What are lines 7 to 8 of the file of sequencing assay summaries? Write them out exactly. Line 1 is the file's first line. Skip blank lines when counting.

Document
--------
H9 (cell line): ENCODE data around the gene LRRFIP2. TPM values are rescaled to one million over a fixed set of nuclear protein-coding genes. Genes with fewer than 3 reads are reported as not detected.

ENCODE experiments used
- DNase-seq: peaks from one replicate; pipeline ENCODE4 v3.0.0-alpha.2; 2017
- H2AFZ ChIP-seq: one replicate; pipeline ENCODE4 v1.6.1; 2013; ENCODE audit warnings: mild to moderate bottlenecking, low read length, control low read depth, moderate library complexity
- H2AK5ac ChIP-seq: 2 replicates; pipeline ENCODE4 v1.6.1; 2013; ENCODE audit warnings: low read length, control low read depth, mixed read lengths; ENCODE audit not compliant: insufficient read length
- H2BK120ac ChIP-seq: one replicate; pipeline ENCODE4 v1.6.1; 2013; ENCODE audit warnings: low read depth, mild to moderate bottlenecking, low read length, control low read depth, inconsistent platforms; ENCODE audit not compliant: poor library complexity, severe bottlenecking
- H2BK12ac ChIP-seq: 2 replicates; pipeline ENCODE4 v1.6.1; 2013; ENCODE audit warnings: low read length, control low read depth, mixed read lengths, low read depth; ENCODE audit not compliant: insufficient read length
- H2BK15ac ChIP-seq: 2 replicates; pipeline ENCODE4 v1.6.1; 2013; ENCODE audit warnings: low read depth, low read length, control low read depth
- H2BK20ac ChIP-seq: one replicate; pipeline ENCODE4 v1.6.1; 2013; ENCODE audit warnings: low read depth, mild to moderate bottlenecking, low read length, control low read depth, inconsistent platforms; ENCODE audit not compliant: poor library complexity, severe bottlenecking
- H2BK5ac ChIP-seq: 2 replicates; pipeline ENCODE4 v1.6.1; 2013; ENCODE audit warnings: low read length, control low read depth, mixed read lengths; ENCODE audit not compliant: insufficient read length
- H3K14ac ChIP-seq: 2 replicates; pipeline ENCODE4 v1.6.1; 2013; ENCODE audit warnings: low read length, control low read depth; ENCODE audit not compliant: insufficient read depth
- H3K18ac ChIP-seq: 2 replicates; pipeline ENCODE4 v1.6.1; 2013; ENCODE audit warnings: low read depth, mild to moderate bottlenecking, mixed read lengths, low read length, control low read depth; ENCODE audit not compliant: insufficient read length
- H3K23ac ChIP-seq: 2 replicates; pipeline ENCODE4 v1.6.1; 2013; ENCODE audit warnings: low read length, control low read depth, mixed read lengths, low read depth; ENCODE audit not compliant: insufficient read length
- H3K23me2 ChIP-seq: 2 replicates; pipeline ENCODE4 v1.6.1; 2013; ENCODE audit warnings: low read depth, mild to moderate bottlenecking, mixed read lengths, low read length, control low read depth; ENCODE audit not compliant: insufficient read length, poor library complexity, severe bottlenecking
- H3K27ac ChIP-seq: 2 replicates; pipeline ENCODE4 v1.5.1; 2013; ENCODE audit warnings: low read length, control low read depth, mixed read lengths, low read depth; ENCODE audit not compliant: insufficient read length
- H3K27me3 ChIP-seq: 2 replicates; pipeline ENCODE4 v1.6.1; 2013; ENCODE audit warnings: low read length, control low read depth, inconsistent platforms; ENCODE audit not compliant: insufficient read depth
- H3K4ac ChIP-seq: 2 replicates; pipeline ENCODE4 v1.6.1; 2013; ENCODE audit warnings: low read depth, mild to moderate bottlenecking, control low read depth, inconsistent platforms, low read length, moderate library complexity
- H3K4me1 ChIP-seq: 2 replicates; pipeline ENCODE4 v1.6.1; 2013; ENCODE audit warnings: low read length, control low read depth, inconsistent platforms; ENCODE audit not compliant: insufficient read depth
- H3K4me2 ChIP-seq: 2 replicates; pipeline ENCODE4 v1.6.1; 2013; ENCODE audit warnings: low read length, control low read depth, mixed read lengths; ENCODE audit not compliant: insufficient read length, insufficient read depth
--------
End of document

- H2BK12ac ChIP-seq: 2 replicates; pipeline ENCODE4 v1.6.1; 2013; ENCODE audit warnings: low read length, control low read depth, mixed read lengths, low read depth; ENCODE audit not compliant: insufficient read length
- H2BK15ac ChIP-seq: 2 replicates; pipeline ENCODE4 v1.6.1; 2013; ENCODE audit warnings: low read depth, low read length, control low read depth